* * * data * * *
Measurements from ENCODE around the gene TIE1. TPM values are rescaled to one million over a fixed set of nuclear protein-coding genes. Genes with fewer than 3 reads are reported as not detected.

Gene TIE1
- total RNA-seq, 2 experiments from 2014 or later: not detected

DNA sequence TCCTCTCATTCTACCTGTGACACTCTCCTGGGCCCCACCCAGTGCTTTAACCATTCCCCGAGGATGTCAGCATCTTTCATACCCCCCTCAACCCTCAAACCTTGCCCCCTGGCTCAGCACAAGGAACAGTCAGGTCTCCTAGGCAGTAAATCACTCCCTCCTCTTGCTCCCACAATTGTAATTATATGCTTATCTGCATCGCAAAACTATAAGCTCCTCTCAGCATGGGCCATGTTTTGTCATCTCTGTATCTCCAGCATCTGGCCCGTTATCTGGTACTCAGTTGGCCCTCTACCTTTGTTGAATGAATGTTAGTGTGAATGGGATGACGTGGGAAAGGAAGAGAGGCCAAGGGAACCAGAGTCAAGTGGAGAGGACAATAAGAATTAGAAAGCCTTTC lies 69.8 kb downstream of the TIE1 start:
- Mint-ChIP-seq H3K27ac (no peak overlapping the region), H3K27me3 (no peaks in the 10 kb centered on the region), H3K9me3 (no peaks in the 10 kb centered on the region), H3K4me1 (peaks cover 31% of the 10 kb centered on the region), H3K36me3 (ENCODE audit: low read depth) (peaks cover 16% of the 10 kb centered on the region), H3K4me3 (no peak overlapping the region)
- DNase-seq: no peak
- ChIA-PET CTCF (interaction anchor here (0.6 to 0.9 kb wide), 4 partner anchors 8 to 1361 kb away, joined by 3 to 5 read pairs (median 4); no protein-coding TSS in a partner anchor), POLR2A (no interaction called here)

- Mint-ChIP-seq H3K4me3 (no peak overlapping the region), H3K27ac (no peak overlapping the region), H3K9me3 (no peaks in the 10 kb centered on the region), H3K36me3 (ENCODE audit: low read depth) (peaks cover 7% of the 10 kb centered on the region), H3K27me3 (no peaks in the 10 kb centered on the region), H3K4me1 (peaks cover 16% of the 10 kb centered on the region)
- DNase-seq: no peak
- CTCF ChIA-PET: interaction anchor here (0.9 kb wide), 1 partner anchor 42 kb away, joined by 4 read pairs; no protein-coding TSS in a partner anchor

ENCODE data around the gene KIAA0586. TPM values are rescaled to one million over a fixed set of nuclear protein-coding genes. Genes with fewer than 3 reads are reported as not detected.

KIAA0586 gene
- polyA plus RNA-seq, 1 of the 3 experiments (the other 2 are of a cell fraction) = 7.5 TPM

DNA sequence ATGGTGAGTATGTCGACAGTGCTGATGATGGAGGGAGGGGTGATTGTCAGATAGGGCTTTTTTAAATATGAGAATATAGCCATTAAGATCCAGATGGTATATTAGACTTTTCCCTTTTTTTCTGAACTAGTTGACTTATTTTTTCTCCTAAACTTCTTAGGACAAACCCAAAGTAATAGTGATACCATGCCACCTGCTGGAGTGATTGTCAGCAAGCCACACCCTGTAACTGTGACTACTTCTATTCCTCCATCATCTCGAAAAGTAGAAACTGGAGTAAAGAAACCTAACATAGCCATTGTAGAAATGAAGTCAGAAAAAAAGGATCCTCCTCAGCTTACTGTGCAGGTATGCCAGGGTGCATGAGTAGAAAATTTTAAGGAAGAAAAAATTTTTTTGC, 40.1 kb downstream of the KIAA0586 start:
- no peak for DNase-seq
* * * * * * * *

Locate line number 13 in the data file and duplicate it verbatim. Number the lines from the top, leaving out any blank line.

- polyA plus RNA-seq, 1 of the 3 experiments (the other 2 are of a cell fraction) = 7.5 TPM